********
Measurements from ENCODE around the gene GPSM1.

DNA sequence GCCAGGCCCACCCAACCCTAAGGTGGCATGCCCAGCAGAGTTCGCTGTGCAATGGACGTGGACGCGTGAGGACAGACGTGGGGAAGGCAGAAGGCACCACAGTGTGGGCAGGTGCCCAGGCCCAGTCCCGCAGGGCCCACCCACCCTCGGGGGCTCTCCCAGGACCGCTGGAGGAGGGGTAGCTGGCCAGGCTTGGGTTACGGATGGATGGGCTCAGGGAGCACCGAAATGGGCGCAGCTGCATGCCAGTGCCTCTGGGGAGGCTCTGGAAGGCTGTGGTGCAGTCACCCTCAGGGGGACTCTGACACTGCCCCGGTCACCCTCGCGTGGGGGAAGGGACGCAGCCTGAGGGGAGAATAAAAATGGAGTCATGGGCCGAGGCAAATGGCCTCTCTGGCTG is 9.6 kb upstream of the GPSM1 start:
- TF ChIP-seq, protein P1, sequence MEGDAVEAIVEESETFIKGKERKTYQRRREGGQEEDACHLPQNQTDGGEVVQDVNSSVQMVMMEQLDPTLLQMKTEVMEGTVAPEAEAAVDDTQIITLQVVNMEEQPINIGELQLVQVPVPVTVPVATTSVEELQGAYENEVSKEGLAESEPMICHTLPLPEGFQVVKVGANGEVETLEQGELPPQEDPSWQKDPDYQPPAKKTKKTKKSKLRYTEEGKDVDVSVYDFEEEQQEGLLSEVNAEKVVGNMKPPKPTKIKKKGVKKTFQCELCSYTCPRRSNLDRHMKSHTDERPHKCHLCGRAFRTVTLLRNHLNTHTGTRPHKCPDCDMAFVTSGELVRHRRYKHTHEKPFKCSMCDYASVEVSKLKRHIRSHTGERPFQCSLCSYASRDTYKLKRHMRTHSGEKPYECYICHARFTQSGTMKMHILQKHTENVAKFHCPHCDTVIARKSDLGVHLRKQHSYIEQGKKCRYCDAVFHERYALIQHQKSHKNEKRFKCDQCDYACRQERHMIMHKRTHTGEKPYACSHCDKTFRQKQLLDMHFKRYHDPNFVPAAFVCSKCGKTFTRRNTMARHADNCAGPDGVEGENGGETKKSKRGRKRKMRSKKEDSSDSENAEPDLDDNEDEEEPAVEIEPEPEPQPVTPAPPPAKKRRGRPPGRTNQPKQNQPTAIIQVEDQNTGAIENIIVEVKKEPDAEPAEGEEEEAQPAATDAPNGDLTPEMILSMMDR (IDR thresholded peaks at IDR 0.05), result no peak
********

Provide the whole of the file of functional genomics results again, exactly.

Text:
Measurements from ENCODE around the gene GPSM1.

DNA sequence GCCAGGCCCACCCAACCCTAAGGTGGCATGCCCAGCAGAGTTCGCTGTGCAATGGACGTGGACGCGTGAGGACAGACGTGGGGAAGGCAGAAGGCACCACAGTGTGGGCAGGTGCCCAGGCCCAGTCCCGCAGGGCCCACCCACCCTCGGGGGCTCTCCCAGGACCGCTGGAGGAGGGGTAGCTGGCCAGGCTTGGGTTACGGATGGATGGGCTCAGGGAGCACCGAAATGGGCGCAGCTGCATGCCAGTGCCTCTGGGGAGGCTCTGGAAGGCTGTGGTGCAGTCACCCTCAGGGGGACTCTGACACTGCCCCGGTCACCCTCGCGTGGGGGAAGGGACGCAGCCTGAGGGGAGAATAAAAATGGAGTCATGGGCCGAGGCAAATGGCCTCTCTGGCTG is 9.6 kb upstream of the GPSM1 start:
- TF ChIP-seq, protein P1, sequence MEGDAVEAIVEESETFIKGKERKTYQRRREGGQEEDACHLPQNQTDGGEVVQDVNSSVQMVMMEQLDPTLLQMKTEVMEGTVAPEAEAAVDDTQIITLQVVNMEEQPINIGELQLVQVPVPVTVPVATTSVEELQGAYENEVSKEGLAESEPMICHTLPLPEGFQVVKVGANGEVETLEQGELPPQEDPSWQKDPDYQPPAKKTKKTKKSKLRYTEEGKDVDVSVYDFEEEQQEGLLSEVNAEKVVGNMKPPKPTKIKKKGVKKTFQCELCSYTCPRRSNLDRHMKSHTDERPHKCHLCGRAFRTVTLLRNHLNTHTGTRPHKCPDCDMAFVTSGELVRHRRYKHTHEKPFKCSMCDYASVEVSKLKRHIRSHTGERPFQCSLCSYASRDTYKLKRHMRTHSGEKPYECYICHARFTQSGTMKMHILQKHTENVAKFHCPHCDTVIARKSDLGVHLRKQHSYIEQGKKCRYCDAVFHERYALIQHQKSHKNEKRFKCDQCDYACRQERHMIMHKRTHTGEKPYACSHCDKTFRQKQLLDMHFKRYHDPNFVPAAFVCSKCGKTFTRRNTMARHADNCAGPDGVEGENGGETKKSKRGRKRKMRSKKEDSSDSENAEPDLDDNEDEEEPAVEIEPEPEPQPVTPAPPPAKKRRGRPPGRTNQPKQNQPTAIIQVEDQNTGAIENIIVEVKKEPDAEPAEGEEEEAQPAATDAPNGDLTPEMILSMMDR (IDR thresholded peaks at IDR 0.05), result no peak